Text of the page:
OK Groceries in Upton. Photo by Eli Pousson/Baltimore Heritage, via Flickr.

While touring parts of West Baltimore earlier this week to meet with residents and look at the progress from her administration’s Violence Reduction Initiative, Mayor Catherine Pugh set her sights on a rather odd nemesis: corner stores.

These exchanges were highlighted by The Sun‘s Luke Broadwater and WBAL’s Jayne Miller.

“What time do you all close?” the mayor asked the man behind the counter.

“11:30,” the cashier replied.

“Isn’t that late?” the mayor said. “That’s a little late. It keeps the crowds around here. Nine o’clock is nice. We need you all to close at 9 o’clock at night.” https://t.co/cUpIssqFea

— Luke Broadwater☀️ (@lukebroadwater) April 24, 2018

.@MayorPugh50 to W. Baltimore carryout owner:
“Mr. Kim, when are you going to get some new rugs in here?”
An aide said the business is one that’s not a problem.
Pugh: “It looks like a hell hole.” pic.twitter.com/aWqvqTMyrl

— Jayne Miller (@jemillerbalt) April 24, 2018

Per The Sun‘s Ian Duncan, who was along for the walk-through, Pugh went on to say:

“These stores on Pennsylvania Avenue and North Avenue need inspections. Health Department, I’m going to expect you to get in there and inspect those places because some of those places need to be shut down.

“How many mini markets do we need in one area?” she added. “How many carry-outs do we need in one area?”

This is something of a pet peeve for Pugh. In a sit-down with The Sun‘s editorial board, she questioned the pervasiveness of mini marts selling “Fritos and soda” and wondered if they harbored drug dealers. In similar remarks that didn’t garner as much attention, Pugh said during her April 4 press conference that residents had complained to her about “stores that have become nuisances in the communities.”

She thanked Councilwoman Mary Pat Clarke for working on legislation to convert corner stores and taverns back to homes.

“It’s like, how many mini marts can you have in one block?” she asked. “How many taverns can you have in one neighborhood?”

Once the above exchanges circulated, many took exception to the idea of the mayor telling a business owner how they should run their store or saying to another that his business looked like “a hell hole.”

Who’s “we”, exactly? And why does our mayor think she has the right to tell a business person when he needs to close? FFS is this ever going to end? https://t.co/xbX38cRwcO

— Carol Ott ?️ (@CarolSOtt) April 24, 2018

.@MayorPugh50 I can wander around parts of Philly safely at all hours because stores are open & there’s foot traffic. Won’t set foot in Wilmington after dark because EVERYTHING IS CLOSED. You have it all backwards & are harming businesses. https://t.co/tcnfoH00gr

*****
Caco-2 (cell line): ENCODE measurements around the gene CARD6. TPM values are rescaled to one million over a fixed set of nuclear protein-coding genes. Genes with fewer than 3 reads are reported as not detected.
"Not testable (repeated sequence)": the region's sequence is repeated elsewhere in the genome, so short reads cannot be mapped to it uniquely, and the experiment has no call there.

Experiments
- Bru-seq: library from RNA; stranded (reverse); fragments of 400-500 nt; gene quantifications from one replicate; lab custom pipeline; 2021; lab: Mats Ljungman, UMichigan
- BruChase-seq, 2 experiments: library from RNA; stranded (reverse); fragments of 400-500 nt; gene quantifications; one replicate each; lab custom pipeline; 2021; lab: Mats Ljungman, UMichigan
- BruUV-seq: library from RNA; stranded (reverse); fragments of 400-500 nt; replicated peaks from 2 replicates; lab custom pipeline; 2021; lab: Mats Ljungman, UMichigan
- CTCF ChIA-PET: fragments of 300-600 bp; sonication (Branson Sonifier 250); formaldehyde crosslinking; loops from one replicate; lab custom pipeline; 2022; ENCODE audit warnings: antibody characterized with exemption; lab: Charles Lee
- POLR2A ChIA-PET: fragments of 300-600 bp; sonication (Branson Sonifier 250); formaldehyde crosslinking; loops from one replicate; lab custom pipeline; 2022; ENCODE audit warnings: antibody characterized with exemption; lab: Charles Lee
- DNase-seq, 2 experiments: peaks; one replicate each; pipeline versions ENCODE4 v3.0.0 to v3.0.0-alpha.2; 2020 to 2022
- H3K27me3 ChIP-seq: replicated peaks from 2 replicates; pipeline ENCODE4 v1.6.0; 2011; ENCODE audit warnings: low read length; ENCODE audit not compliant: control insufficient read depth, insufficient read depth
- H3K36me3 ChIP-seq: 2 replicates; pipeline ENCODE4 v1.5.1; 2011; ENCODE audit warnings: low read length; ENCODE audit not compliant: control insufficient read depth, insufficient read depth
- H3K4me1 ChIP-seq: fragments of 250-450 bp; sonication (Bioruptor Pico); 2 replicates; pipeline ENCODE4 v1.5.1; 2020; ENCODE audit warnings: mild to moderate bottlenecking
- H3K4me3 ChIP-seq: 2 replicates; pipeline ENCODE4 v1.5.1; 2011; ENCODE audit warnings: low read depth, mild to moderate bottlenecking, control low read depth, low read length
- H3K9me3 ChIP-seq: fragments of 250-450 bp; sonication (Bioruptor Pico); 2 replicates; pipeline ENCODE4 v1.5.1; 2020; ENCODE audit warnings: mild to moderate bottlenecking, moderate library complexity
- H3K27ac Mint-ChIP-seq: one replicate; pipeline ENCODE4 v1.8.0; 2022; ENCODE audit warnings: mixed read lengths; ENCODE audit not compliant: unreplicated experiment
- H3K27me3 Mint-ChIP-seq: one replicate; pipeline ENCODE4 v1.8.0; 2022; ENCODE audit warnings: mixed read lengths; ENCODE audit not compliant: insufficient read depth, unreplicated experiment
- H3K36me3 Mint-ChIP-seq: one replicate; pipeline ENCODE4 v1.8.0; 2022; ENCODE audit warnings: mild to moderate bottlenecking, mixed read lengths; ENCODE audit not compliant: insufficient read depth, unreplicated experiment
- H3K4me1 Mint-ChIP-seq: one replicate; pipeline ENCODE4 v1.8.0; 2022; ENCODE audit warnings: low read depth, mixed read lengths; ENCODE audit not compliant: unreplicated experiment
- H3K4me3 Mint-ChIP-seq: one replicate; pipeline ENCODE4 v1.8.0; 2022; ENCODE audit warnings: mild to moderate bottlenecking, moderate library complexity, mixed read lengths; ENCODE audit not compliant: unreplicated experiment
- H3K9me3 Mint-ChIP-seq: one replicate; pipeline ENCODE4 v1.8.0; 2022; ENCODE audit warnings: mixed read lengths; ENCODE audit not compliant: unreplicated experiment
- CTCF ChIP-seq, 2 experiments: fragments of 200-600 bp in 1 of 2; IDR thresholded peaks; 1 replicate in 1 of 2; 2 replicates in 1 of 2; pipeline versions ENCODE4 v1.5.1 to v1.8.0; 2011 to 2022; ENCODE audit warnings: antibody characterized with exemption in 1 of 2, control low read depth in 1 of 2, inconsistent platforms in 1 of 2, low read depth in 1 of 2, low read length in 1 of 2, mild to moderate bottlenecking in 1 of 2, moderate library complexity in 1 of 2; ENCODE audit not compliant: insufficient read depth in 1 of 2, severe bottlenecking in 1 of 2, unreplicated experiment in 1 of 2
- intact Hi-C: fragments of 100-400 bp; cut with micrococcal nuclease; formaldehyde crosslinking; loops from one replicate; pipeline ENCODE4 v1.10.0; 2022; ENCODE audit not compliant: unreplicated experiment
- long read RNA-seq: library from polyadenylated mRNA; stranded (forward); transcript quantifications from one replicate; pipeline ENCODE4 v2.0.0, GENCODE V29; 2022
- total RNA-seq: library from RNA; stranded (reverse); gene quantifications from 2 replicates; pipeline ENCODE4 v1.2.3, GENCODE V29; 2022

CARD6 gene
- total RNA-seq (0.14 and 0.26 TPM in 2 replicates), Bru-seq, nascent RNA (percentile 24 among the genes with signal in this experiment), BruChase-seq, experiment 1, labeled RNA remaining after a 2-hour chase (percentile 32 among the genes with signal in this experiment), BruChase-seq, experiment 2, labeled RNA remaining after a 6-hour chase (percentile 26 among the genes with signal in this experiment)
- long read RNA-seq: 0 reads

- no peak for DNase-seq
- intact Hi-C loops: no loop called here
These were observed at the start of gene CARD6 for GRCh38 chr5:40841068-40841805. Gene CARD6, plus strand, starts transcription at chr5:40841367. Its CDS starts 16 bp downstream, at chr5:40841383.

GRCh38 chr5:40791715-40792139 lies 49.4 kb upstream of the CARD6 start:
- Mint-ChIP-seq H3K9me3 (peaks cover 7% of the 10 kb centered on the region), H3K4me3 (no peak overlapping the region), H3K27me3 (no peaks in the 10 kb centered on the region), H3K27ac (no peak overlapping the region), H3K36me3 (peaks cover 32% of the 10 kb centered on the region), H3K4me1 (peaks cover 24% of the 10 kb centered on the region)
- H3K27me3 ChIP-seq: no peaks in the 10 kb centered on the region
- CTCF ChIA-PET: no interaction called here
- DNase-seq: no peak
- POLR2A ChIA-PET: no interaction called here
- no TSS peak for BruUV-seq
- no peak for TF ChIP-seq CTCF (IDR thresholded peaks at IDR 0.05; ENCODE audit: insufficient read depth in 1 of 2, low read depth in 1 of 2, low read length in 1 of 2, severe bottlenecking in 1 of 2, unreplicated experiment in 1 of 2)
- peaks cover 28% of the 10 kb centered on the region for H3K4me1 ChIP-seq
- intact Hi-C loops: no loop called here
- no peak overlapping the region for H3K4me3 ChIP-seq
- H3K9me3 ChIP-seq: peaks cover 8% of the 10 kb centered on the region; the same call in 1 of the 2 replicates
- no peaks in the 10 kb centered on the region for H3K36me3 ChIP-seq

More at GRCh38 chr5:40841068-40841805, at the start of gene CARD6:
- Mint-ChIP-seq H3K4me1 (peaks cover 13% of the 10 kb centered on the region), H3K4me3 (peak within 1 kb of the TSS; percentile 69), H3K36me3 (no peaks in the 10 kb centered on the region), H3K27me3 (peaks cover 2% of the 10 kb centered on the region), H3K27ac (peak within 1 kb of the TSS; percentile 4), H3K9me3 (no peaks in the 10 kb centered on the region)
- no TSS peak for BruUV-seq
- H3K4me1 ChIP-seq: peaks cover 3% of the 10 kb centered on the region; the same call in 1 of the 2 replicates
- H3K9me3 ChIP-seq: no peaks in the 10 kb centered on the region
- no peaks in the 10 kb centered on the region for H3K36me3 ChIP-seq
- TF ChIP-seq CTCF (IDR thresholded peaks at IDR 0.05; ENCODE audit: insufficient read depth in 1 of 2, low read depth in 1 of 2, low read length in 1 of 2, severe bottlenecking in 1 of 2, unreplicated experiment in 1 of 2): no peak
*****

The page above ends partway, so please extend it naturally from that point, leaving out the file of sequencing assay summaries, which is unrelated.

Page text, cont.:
— KTW ? (@KateBegins2Rock) April 25, 2018

A cultural awakening happened for me when I heard a story of an Indian person who felt scared walking around a nice neighborhood in D.C. after dark.
Why was she scared? Because there were no people around! https://t.co/PiJeDD1sIB

— Jill E Duffy (@jilleduffy) April 25, 2018

Because murder is caused by open *legal* businesses? https://t.co/xiYlYkBLqF

— Peter Moskos (@PeterMoskos) April 24, 2018

I would of thrown her out of my store! https://t.co/TVNXG7qFLt

— Dan Bell (@thisisdanbell) April 24, 2018

We need business owners in our most challenged neighborhoods to reinvest in their spaces and to work with the city so that both thrive. That cannot be accomplished by coming into someone’s space and insulting them.

— kim washington (@kimcwashington) April 24, 2018

There’s a lot to unpack here.

First is the idea of “eyes on the street,” the term coined by urbanist Jane Jacobs that suggests the more people you have out and about in city streets, the better the quality of life will be. Livable, walkable neighborhoods also work as a crime deterrent.

A 2017 study by statisticians with the University of Pennsylvania’s Wharton School of business found in the Ivy League college’s native Philadelphia that “businesses that are open for longer hours, like cafes, tend to have less crime than others.”

While the researchers behind the study told the website Next City that their early findings are “tentative,” one co-author, Shane Jensen, says it could bolster the idea that businesses should be open longer (emphasis mine).

Applied to our situation in Baltimore, these ideas would seem to indicate that Mayor Pugh should be trying to help existing businesses–and people who want to open new ones–rather than slapping them on the nose.

And while it would be practically impossible for me to say that every corner store owner is a good actor here, the opposite thought is just as much of a stretch. When Rev. Grey Maggiano, of Memorial Episcopal Church in Bolton Hill, went on a Twitter tour of corner stores nearby, he found many of the workers to be friendly and the selection to be more than junk food.

“If we need to go after ‘problem businesses’ fine,” he concluded. “But go after the problems.”

There was another angle to the criticism of Pugh’s remarks, captured by these two tweets–including one, it’s worth noting, from a former City Councilman and current adviser to Larry Hogan, Keiffer Mitchell.


I bet Mayor Pugh won’t ask the “Dude Bros” why they’re throwing axes while intoxicated in a restaurant at 11:30pm. https://t.co/PyvBEwbHhv

— Keisha Allen (@Hey_MissKeisha) April 24, 2018

Could you imagine either of those scenarios? Didn’t think so.

The problems of Federal Hill and Highlandtown do not rise to the level of those in Sandtown-Winchester, but the reasons and long history behind that won’t change by closing a few corner stores.

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Brandon Weigel

Brandon Weigel is the managing editor of Baltimore Fishbowl. A graduate of the University of Maryland, he has been published in The Washington Post, The Sun, Baltimore Magazine, Urbanite, The Baltimore...